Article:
This ESI / New Investigator clinician-scientist brings an expert team to test the altered brain functional connectivity hypothesis of autism during infancy. We will conduct graph-theory-based network analyses on functional connectivity magnetic resonance imaging (fcMRI) data acquired in high-risk infants who are currently being studied in the multi-site, NIH-funded Autism Center of Excellence (ACE) study R01 HD055741: A Longitudinal MRI Study of Infants at Risk for Autism - Joseph Piven: PI. We will prospectively study diverging developmental trajectories for functional networks of brain regions in infants who do and do not develop an Autistic Spectrum Disorder (ASD), during a suspected period of altered brain growth in autism, and prior to symptom expression. All four ACE data collection sites and their existing Data Coordination Center will participate. These efforts will provide longitudinal fcMRI data (scans at 6, 12, and 24 months old) in up to 664 high-risk and control infants (~15% of the 544 high-risk infants will develop an ASD). All four ACE data collection sites are already (as of May, 2010) - in advance of any dedicated funding, to ensure enough fcMRI data - acquiring fcMRI data on their subjects. Interfacing with the high-risk infant ACE structural imaging study and its supplements will allow us to build on existing infrastructure, save effort and cost, standardize collections, and merge databases. It also provides the potential for future genetic-functional imaging associations. Our fcMRI approach considers the problem of autism from the perspective of alterations in the behavior of brain-wide networks and changes in strengths of functional connectivity between and within rigorously defined sub-networks of brain regions. We believe this approach is more fruitful than those which consider smaller numbers of brain regions. We will additionally use a novel cortical functional areal parcellation routine (that Co-I Steve Petersen et al. have developed) to enhance the sensitivity of the infant fcMRI data analyses. Unique insights may come from comparing our network-based fcMRI analyses to the structural MRI, diffusion tensor imaging, and extensive phenotypic data generated by the existing ACE study (fcMRI acquired in the same infants). Once diagnoses are assigned in the ACE study, we will use a machine learning, multivariate pattern classification approach (Support Vector Machine: SVM) to explore the possibility of developing a diagnostic classifier for ASD. The eventual goal would be to train an SVM to predict which infants will and will not develop ASD, based on network properties of their fcMRI data, prior to the expression of symptoms. If successful, our proposed program of research could inform the future development of pre- symptomatic diagnostic tests for ASD, increase our knowledge about the neurobiology of autism, and provide methods for studying functional brain changes in response to interventions. These approaches could be adapted for the study of other neurodevelopmental and early-onset psychiatric disorders.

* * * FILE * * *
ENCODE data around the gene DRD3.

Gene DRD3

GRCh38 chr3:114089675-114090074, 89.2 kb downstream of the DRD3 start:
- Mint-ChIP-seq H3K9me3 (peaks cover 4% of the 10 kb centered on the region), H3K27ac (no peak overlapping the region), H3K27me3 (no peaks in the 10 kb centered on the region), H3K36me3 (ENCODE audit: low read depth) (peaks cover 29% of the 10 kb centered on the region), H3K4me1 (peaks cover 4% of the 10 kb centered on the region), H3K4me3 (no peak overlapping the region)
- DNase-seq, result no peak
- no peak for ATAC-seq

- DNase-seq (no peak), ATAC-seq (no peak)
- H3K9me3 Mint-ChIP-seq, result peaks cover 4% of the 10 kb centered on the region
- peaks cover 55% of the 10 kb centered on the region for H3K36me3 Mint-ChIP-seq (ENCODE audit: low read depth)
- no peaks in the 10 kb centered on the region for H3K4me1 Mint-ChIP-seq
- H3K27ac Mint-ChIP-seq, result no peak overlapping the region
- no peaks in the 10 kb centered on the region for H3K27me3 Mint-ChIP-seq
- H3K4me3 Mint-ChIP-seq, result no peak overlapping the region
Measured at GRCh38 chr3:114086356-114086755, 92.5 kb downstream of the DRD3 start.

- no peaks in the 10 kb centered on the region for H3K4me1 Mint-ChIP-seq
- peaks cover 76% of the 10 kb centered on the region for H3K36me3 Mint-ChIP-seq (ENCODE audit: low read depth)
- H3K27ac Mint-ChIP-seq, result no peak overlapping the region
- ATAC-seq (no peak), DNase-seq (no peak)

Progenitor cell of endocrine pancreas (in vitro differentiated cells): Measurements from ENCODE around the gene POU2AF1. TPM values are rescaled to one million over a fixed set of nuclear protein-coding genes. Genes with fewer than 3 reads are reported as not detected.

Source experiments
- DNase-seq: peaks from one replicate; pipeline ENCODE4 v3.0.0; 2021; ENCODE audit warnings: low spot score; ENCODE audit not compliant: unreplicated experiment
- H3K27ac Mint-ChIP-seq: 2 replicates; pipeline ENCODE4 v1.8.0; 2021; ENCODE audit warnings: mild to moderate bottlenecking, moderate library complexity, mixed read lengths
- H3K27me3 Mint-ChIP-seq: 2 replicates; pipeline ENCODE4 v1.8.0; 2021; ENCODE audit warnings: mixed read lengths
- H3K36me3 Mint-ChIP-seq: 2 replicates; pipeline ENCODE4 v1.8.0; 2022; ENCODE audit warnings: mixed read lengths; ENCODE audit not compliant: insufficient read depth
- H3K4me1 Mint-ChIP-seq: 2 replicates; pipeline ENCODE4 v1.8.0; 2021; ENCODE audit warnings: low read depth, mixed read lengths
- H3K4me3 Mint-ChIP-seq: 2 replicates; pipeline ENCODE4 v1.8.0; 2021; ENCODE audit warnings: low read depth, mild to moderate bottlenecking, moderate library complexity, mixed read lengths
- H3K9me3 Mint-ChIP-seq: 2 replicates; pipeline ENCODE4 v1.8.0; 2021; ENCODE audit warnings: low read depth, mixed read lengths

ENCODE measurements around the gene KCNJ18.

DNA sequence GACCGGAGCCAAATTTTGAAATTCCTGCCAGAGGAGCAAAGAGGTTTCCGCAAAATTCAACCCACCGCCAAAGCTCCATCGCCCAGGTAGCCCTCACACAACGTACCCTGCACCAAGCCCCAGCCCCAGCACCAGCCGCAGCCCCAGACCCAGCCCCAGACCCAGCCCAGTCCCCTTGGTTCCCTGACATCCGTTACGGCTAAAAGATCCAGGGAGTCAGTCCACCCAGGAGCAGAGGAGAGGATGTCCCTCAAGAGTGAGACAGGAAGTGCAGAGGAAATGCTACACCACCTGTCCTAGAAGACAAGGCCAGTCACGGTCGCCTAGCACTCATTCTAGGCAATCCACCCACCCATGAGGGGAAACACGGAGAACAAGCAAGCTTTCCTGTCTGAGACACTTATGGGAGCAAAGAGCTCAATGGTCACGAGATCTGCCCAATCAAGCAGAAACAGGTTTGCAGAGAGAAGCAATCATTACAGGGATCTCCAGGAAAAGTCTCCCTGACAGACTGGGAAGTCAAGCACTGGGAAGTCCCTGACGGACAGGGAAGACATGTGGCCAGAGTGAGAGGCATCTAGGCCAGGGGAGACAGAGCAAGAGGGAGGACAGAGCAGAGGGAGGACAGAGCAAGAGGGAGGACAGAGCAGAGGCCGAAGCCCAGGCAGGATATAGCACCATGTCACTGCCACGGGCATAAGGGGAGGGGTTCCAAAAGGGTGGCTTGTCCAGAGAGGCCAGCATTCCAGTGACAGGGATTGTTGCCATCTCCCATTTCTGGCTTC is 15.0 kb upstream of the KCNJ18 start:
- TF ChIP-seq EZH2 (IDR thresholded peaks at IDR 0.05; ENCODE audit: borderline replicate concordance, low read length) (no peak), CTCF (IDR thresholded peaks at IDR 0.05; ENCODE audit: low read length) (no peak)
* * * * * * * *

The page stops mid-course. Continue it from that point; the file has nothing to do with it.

Public Health Relevance

The proposed work is relevant to public health because autism is one of the most devastating psychiatric disorders of childhood, and disorders spanning the broader spectrum affect approximately 1/100 individuals. We propose to test the brain functional connectivity hypothesis of autism with functional connectivity magnetic resonance imaging (fcMRI) in infants who are at high risk for autism. If successful, we may contribute to the eventual development of pre-symptomatic diagnostic tests for autism that will improve early identification, which is critical for enhancing outcome in affected individuals. More broadly, our proposed studies will also increase our knowledge about autism in ways that will complement future genetic, screening, and intervention studies.

National Institute of Health (NIH)
National Institute of Mental Health (NIMH)
Research Project (R01)
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Study Section
Child Psychopathology and Developmental Disabilities Study Section (CPDD)
Program Officer
Gilotty, Lisa
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Washington University
Schools of Medicine
Saint Louis
United States
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